What I’ve Been Reading – September 2007
Heat – Bill Buford
The Kite Runner – Khaled Hosseini
Special Topics in Calamity Physics – Marisha Pessl
The Whistling Season – Ivan Doig
McSweeney’s Quarterly Concern #24 – McSweeney’s Press
Water for Elephants – Sara Gruen
The Sportswriter – Richard Ford
The Master Butchers Singing Club – Louise Erdrich
Cooking Freshwater Fish – Lucia Watson
There’s an uneasy balance in life between necessity and want. It’s part of what makes growing up so hard – the realization that you can’t always get what you want (with apologies to the Rolling Stones). Need outweighs all aspects of life. You want to sit at home all day because you want to play Guitar Hero until your fingers bleed. You need to work because you need food and you need a place to live in order to play Guitar Hero until your fingers bleed.
That balance fueled my literature intake this month. On one hand, I was convinced that the books I had checked out from the library were completely necessary – crucial, even – to my literary needs. And the books I needed to read – the ones that had a deadline: September 28th, Day One of the South Dakota Festival of Books? I figured I had plenty of time to get those read.
My want pile was mainly fluff – Melissa Bank, a book on karaoke, the new McSweeney’s Quarterly Concern – and included some new books we got at a great Borders three for two sale (Special Topics on Calamity Physics and Heat). The need pile seemed boring and so, well, necessary – Ivan Doig’s The Whistling Season and Richard Ford’s The Sportswriter (both to be at the South Dakota Festival of Books) and Water for Elephants, this month’s book club book. And I had plenty of time for the need pile. Plenty of time.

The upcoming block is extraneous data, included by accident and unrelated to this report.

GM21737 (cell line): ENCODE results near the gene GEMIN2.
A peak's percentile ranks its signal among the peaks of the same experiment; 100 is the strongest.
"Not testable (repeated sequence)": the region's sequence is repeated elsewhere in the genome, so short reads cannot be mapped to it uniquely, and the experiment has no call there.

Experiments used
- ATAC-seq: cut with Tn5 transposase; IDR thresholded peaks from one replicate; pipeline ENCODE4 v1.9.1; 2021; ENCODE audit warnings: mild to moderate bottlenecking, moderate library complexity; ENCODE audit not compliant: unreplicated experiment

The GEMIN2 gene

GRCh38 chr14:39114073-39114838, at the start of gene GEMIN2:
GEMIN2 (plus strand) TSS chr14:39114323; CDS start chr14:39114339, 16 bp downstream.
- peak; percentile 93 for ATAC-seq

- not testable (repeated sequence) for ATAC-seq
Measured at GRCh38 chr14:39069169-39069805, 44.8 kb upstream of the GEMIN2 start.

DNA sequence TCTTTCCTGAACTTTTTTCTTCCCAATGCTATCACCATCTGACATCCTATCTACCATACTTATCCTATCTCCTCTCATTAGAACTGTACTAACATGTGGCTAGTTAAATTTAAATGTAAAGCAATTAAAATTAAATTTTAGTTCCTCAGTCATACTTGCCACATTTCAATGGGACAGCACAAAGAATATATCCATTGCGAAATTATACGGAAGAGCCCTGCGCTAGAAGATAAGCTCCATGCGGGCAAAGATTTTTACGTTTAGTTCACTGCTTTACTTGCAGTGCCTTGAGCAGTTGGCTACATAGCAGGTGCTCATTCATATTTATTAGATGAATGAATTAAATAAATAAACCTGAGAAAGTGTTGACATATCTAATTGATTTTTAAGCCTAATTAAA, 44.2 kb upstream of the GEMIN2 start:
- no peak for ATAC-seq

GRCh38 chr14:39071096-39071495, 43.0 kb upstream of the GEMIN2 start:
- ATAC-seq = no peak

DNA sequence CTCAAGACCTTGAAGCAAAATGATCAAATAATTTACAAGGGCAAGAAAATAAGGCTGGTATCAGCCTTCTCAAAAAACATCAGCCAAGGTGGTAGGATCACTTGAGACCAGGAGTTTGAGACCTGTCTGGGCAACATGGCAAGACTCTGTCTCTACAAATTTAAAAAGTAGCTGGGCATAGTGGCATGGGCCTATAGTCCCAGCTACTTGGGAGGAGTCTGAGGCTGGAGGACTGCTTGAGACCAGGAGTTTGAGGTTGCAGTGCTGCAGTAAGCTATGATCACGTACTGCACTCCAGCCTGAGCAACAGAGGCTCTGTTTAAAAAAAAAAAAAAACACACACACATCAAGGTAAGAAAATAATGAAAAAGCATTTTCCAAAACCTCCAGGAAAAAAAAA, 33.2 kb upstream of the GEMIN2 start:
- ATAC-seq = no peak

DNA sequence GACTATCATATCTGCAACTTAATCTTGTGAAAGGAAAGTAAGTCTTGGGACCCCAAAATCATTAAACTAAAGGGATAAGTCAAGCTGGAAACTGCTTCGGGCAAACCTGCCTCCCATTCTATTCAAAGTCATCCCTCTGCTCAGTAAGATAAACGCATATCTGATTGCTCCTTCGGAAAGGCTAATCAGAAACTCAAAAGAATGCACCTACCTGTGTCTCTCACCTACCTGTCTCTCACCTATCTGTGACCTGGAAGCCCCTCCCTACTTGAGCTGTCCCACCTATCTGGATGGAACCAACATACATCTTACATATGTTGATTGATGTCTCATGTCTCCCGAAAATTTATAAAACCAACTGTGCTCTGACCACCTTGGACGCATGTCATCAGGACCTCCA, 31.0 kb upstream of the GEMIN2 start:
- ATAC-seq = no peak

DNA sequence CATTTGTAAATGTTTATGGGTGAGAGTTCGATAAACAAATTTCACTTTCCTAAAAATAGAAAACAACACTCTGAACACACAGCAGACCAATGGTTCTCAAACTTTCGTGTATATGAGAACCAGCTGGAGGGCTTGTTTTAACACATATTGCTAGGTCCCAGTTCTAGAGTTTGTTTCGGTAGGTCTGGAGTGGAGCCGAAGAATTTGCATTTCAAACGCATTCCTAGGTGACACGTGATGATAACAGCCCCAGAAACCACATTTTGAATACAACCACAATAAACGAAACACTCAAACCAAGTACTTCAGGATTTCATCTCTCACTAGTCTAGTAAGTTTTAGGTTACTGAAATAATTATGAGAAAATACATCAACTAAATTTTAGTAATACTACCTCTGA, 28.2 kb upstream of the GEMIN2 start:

Enter reality. You’ve got a little girl in the house now, Corey. Your reading schedule has been obliterated – not wiped out, but strung throughout the day, broken into pieces and scattered around the clock like seeds from a broken dandelion. The nights of reading from 9:30 to 11 are gone. Long gone.
This came as a surprise to me. I thought I’d be able to get my two required reads finished in the last half of the month. We were prolific in our book purchasing, breaking a months long fast (not counting, of course, the necessary Harry Potter). Things were stacking up. With all of these things riding with me, why couldn’t I read Melissa Bank and a book on karaoke at a leisurely pace?
Yes, that’s right. I read a book about karaoke. It was mildly entertaining, more for the little facts I gleaned than the book itself. Karaoke is an incredibly complex concept – a Japanese invention that has swept the world by branching into hundreds of different versions. Some karaoke facts for you:
• The Japanese claim inventing the first machine, but the Welsh claim to have invented the concept.
• Karaoke rooms are weird – it’s you and about four friends in a closed off room with a couch. It wouldn’t work here in the US, but it’s all the rage in Japan.
• In Japan, karaoke is so serious that women are urged to follow a strict set of “commandments” when singing at a work function in front of their boss.
• In Thailand and Indonesia, karaoke is a front for prostitution.
The pictures in this book are hilarious – each one depicting a goofy looking drunk person singing into a microphone. Each picture shows the subject at his or her worst. Though, really, isn’t that what karaoke is in the grand scheme of things?
What I realized after skimming through the first half of the book is that this is far too goofy a subject to be taken so seriously. The writing was reminiscent of a PhD dissertation, with each chapter breaking down the finer aspects of karaoke. In reality, karaoke boils down to one thing: singing while drunk in front of people. In other words, it’s every Friday night for Scott Stapp.